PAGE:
<rect x="10" y="10" width="100" height="100" fill="#00f" />
<rect x="115" y="10" width="100" height="100" fill="#00f" filter="url(#blur)" />
You’ll notice I placed the filter element inside a <defs> element since we’re defining a filter in one location and referencing it in another. It’s not necessary, but it’s standard practice. The filter has an id of “blur” and inside the filter element is a single <feGaussianBlur> filter primitive.
Don’t worry too much about the stdDevdiation property on the filter primitive for now. All you need to know is the greater the value of the stdDeviation, the more blur there will be on the resulting graphic.
The last thing to notice is I added a filter property to the second rectangle and refer to the blur filter using the filter property and a value of url(#blur).
Here’s the result.
As you can see the second rectangle is blurry. It has fuzzy edges and even the center isn’t as solid blue as the original. It’s blurry throughout. Best of all I used exactly zero bitmapped images so we can get the original rectangle back any time we want by removing the filter.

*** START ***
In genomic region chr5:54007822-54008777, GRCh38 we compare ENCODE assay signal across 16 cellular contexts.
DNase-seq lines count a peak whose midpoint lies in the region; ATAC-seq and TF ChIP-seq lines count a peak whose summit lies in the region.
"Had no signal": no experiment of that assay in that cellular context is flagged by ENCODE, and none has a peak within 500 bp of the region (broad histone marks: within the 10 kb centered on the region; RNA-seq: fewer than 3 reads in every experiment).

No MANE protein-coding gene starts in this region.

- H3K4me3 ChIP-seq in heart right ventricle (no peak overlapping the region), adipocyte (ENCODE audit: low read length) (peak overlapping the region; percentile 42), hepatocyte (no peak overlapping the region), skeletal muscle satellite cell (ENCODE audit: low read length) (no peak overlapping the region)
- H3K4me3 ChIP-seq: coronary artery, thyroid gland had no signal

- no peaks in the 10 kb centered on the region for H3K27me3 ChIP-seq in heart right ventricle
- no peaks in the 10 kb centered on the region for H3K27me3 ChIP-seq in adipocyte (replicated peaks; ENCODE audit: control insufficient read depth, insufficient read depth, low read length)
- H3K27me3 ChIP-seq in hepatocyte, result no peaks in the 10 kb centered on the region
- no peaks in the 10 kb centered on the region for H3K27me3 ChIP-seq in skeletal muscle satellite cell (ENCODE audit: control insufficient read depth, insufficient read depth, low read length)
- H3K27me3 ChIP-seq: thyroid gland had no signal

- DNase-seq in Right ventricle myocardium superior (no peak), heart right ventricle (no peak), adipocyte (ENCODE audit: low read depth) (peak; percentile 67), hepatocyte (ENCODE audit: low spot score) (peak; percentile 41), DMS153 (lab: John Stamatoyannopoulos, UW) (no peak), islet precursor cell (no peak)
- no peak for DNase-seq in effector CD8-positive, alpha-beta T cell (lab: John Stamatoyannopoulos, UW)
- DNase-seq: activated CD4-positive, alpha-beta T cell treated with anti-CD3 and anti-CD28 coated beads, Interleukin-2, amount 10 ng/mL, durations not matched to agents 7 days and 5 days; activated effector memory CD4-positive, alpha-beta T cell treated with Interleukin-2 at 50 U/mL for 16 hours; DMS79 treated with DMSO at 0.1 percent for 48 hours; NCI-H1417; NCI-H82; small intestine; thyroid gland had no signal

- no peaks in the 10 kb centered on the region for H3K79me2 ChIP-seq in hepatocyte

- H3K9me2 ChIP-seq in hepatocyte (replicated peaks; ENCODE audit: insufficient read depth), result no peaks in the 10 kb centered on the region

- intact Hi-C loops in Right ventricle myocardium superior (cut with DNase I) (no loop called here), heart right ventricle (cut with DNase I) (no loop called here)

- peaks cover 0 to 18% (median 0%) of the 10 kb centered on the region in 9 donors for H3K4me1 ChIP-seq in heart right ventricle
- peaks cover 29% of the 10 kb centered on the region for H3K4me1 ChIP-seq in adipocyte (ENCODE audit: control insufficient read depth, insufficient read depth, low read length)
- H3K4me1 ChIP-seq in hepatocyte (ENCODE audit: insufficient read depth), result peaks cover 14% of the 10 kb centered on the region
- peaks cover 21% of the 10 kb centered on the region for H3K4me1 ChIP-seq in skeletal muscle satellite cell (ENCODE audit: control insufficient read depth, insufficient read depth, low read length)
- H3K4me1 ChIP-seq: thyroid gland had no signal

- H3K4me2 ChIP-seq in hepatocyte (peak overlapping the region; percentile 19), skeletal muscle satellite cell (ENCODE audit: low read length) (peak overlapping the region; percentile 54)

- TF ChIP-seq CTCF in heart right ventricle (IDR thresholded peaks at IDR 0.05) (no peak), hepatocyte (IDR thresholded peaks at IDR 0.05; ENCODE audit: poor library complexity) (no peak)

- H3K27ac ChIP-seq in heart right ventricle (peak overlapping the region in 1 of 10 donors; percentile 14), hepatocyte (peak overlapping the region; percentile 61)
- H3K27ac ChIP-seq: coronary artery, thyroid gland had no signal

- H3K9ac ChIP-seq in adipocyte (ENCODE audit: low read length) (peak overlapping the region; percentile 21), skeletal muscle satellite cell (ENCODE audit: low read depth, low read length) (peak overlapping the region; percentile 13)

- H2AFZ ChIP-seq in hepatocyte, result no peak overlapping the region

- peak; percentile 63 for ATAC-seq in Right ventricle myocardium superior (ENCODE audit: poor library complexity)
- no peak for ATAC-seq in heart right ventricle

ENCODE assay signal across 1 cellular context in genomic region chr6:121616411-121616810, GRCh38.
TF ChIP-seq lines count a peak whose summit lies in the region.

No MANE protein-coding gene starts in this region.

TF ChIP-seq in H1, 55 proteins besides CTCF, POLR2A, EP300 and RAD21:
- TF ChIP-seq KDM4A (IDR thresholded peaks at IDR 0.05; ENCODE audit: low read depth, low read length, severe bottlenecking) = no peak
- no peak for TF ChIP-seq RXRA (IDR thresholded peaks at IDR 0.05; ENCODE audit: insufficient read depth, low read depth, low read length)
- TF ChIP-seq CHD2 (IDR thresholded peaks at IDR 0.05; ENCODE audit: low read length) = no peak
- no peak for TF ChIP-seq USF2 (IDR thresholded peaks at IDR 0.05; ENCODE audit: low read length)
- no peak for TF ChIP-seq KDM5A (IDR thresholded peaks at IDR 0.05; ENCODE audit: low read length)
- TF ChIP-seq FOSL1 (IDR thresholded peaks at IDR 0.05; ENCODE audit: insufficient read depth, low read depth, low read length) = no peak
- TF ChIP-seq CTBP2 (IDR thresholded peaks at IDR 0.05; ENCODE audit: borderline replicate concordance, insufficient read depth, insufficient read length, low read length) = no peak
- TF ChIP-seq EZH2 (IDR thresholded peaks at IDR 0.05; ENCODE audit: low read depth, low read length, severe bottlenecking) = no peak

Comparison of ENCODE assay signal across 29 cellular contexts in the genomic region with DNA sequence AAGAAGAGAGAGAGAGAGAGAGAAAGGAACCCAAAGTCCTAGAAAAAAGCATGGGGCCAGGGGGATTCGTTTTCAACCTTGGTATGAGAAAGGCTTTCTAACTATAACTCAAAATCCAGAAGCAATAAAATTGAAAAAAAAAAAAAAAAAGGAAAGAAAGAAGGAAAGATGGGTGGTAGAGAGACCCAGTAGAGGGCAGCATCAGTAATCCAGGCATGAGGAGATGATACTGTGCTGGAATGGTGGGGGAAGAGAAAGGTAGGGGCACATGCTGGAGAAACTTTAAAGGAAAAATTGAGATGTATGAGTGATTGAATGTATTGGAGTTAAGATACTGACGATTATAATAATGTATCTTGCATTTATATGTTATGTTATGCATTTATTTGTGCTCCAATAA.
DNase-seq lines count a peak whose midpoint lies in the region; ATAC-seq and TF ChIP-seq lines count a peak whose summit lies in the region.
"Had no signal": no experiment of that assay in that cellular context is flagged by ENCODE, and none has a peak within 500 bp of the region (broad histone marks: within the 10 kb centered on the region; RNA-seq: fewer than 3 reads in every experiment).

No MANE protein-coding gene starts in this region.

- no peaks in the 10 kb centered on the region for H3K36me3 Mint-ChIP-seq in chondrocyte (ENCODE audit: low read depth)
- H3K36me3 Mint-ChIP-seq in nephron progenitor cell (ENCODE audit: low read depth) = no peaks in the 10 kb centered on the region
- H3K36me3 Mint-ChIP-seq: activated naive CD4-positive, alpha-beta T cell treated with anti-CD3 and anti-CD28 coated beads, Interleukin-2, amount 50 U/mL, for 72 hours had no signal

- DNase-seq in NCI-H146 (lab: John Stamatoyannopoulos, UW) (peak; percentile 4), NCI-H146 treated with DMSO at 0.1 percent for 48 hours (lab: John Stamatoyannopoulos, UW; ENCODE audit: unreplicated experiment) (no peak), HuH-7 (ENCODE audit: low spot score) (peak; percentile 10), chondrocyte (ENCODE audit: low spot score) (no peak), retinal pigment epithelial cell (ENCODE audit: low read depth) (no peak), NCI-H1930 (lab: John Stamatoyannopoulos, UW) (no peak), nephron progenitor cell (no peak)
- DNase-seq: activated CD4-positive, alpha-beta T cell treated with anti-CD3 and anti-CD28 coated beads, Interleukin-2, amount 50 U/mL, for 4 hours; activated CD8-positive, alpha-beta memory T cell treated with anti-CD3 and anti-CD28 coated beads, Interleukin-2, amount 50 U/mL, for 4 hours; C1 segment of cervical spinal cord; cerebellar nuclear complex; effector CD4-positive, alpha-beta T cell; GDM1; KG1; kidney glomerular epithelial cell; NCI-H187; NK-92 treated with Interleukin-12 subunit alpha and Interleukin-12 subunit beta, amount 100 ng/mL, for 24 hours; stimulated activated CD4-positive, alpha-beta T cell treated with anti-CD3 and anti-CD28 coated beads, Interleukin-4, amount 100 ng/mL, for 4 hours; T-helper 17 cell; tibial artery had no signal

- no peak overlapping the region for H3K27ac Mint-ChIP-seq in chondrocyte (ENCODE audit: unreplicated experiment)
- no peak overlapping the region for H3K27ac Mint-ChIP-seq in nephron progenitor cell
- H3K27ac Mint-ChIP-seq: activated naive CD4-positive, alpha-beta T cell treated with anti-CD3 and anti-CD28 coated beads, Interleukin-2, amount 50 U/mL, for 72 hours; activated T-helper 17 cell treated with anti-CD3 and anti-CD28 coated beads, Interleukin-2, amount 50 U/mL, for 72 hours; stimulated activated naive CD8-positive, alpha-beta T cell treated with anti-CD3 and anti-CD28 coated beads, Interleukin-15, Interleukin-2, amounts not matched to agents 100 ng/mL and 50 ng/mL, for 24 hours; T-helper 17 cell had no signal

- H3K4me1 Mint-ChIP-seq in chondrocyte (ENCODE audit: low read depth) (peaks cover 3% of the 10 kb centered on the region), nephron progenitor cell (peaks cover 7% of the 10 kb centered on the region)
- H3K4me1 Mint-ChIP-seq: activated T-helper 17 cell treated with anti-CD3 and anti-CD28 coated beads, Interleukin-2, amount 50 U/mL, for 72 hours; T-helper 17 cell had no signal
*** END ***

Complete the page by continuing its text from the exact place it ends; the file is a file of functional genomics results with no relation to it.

You probably don’t want to blur most elements that appear on a webpage, but you might want to blur the shadow behind something and later in the series I’ll show you how to create a drop shadow with SVG by combining this filter primitive with another one.
There is a lot more to SVG filters than what I’ve showed here and I’ll dig into the details in the coming weeks. Hopefully you can see it’s relatively easy to add a filter to an SVG graphic, which is the main thing I wanted to show you today.
If you’ve followed along with some of my previous SVG series, the basics of filters should look familiar. You define your filters in one location and refer to them on the graphic or container to which you want to apply the filter.
There are also many more filter primitives besides feGaussianBlur. SVG offers primitives to add lighting effects, blend two images, adjust colors, and all sorts of other things.
I’ll get to all the filter primitives in a few weeks, but first I want to go into more detail about how filters work. I’ll pick things up next time by talking more about the filter element and the different attributes that help you define the filter.